The first draft of Birdland is finished. 114,664 words spread out over sixteen chapters. I started the first draft on August 26, 2015, tentatively titled The Ballad of Don Velour, and finished it on January 11, 2018. It was a very different story when I first started out, and it’ll be a very different story when I finish the second and third drafts.
Which is to say: even though I slapped “FIN” on page 350, that doesn’t mean the writing process is finished. Oh no, far from it. I’ve got so many new ideas I want to pack into it now, so the hard work of revision begins. Here, for example, is a small taste of the notes I’ve been keeping for things to insert or think about more later.
This is just 19 of the (currently) 87 notes in my Reminders app. These here are fairly general and old. As I approached the end of the final chapter, the notes I took became more and more specific. For example:
Ch4: C shuffling past the ring: instead of no time for recollection, we get a recollection about the controlled primal savagery of cock fighting
Yeah, I’m going to enjoy inserting that into chapter four.
Which leads to how I’ve written this first draft: I just focused on plot, getting my characters to move the way I want them to, and mood. Things like themes and motifs, you can’t put those in a first draft because, per Thomas Pynchon’s introduction to Slow Learner:
Disagreeable as I find “Low-lands” now, it’s nothing compared to my bleakness of heart when I have to look at “Entropy.” The story is a fine example of a procedural error beginning writers are always being cautioned against. It is simply wrong to begin with a theme, symbol or other abstract unifying agent, and then try to force characters and events to conform to it.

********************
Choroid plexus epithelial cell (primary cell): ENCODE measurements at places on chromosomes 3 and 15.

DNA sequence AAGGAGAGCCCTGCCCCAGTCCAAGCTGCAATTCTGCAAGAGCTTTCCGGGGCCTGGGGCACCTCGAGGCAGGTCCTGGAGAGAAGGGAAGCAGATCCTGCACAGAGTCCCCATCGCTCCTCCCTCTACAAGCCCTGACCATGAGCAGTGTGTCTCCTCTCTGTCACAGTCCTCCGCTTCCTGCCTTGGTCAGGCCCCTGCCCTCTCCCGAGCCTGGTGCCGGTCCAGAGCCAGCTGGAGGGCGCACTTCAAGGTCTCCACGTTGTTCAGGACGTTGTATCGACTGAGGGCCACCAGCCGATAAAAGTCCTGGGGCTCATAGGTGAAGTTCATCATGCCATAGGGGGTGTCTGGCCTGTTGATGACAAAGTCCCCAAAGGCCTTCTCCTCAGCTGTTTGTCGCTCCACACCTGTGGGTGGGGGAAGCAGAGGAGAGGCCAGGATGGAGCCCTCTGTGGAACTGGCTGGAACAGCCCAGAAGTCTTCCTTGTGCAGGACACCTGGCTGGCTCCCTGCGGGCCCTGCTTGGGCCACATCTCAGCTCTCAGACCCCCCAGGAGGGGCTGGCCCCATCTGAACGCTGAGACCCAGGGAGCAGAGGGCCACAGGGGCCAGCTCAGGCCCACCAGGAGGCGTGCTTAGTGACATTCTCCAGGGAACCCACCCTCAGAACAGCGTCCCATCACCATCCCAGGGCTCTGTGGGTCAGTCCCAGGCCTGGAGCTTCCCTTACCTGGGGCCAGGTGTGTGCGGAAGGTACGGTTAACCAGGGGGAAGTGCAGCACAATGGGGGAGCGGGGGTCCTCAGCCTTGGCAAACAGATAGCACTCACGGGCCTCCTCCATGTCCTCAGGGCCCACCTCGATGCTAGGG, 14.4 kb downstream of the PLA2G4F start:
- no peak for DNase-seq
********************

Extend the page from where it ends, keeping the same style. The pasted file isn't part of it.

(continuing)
I took that to heart from the very beginning and decided to “just write the damn story.” This would (1) make sure the bones of the story were actually entertaining, and (2) allow me to finish the thing without getting hung up on details. Now, with a completed text, I can let the story itself tell me what my themes and unifying symbols should be.
How does the story tell me that? Well, I just reread what I wrote. I had a strong tendency of focusing on birds’ eyes, so there’s an image. Characters were forever walking through hallways, tunnels, and climbing stairs. Well, there’s a theme.* And then there was the violence in some sections. I meditated on that for a while, and then I noticed a pattern: to signal a character was violent or evil, sometimes I adjectives/similes/metaphors centered around “dinosaur words.”** Oh, snap! Birdland can be about the primal savagery arises in a society descended from dinosaurs (with the cute side-eye about how it’s not all that different from the savagery in a society descended from apes). Now, heading into the second draft, I can commit to these ideas (now that I see them in my own writing) and look for all the ways to bend what I’ve already written around them.
So there you go. A celebration as well as a description of how some of my writing process works. Tomorrow I’ll drop a post about the logistics of writing.